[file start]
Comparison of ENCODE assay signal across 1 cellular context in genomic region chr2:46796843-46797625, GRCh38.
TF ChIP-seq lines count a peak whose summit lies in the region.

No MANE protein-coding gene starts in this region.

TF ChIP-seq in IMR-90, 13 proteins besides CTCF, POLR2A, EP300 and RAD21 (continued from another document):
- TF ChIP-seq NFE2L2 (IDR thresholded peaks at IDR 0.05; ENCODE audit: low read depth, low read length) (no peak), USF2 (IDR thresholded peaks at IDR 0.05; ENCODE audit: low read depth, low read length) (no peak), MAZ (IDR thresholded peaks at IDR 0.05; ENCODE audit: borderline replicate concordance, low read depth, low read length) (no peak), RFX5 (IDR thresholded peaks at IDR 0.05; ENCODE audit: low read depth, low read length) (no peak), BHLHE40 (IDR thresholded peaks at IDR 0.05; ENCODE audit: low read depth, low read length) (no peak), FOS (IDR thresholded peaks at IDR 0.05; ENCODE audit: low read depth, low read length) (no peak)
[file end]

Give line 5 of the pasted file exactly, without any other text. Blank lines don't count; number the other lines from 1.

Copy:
- TF ChIP-seq NFE2L2 (IDR thresholded peaks at IDR 0.05; ENCODE audit: low read depth, low read length) (no peak), USF2 (IDR thresholded peaks at IDR 0.05; ENCODE audit: low read depth, low read length) (no peak), MAZ (IDR thresholded peaks at IDR 0.05; ENCODE audit: borderline replicate concordance, low read depth, low read length) (no peak), RFX5 (IDR thresholded peaks at IDR 0.05; ENCODE audit: low read depth, low read length) (no peak), BHLHE40 (IDR thresholded peaks at IDR 0.05; ENCODE audit: low read depth, low read length) (no peak), FOS (IDR thresholded peaks at IDR 0.05; ENCODE audit: low read depth, low read length) (no peak)